EU’s blocking of Erasmus and Horizon Europe funds to 21 Hungarian universities over rule of law concerns has caught many unaware. The Hungarian government says it has done what it was agreed to address these issues
The Hungarian government has described the EU decision to freeze Erasmus and Horizon Europe funding to 34 higher education and cultural institutions over rule of law concerns as “unacceptable and intolerable”.
Gergely Gulyás, minister of Hungary’s Prime Minister's Office, said today at a press conference that if no agreement can be reached with the EU, Hungary will take the case to the Court of Justice of the European Union, according to Hungarian online publication Index.
The EU told the Hungarian government it was freezing Erasmus and Horizon Europe funding to institutions that have been transferred into public trust foundations – including 21 of the country’s universities - on 22 December 2022.
But the news was only first reported by Hungarian publication Népszava on Monday, January 9.
Gergely Bőhm, head of the president's office at the Hungarian Academy of Sciences, told Science|Business that the ban on Erasmus and Horizon funding seemed to come out of nowhere.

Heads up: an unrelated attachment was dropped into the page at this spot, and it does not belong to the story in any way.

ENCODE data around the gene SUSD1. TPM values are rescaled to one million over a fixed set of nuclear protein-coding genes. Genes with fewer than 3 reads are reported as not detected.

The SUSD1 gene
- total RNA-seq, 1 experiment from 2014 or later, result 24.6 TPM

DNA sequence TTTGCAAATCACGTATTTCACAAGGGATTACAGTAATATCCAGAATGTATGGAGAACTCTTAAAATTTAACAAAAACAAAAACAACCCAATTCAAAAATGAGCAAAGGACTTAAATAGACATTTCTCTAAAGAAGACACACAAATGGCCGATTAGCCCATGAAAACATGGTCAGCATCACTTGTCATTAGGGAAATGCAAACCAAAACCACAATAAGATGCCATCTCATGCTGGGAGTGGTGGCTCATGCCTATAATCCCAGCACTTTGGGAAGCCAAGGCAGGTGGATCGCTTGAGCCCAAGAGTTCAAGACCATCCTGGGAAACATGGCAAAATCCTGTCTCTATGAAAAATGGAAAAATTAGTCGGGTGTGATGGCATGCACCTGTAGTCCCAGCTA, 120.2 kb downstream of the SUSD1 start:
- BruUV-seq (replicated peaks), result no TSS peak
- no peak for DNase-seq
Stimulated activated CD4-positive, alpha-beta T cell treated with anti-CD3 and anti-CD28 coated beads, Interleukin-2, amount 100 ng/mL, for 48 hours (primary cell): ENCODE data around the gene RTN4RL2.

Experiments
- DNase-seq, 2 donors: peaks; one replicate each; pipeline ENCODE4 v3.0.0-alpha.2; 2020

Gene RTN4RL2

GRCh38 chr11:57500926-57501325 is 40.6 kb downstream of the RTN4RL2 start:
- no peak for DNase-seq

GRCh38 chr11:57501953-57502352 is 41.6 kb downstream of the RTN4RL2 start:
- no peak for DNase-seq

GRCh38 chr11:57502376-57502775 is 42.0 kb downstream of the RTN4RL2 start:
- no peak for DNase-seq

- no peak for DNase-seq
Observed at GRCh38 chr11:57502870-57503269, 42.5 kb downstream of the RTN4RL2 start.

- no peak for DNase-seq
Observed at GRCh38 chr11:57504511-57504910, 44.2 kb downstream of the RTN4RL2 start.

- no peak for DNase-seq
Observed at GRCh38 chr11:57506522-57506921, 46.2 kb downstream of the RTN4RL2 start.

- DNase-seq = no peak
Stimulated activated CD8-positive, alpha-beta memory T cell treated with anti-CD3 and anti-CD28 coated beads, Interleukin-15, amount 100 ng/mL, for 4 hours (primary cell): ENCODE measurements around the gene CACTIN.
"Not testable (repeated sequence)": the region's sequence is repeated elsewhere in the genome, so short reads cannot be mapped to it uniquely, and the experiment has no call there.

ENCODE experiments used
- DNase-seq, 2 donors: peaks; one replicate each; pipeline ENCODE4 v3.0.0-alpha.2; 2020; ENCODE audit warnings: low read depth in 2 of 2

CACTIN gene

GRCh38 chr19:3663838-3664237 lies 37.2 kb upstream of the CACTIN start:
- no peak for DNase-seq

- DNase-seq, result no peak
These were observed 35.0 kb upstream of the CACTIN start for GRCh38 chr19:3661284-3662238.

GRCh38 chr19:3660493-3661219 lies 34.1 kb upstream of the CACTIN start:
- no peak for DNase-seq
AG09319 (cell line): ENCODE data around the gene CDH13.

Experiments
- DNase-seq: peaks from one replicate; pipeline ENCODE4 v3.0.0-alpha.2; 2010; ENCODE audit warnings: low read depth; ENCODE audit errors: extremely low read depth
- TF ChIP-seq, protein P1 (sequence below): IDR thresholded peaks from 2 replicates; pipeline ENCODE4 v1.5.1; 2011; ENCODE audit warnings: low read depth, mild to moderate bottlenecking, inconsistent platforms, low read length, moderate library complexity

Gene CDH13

“The effects will of course be detrimental if this decision is not reversed, since this will most likely weaken the research capacity of many large universities in Hungary, among them quite a few successful in retaining EU funding,” he said.
“In some cases, this will result in the transfer of funds to other Hungarian institutions or others outside the country, and will also result in sheer loss of funding. I hope the current regulation will not be sustained since it just weakens the intellectual base of the country that will surely not advance any goal the Commission would have,” Bőhm said.
The decision to axe Horizon Europe and Erasmus funding is linked to the EU’s rule of law conditionality regulation and to concerns that the public trust foundations are too closely aligned to the Hungarian government, creating conflicts of interest.
Gulyás suggested that any concerns raised by the European Commission over these issues had been resolved and Hungary had received no request to legislate against politicians being members of the governing bodies of the public trust foundations.
This is not the view of the European Commission. The dispute dates back to 27 April last year when the conditionality regulation was triggered against Hungary.
In the negotiations that followed, 17 remedial measures were agreed which Hungary was supposed to implement by November 19, to prove to the EU that its rule of law concerns had been addressed.
But in mid-December, the EU Council of Ministers published an implementing regulation to freeze 55% of cohesion funds destined for Hungary, amounting to €6.3 billion. It also prohibited Hungary’s public trust foundations from accessing Erasmus+ or Horizon Europe funds, in line with a proposal from the European Commission. However, this prohibition was dressed up in legal speak and the words “Erasmus” and “Horizon” do not at any point appear in the implementing regulation.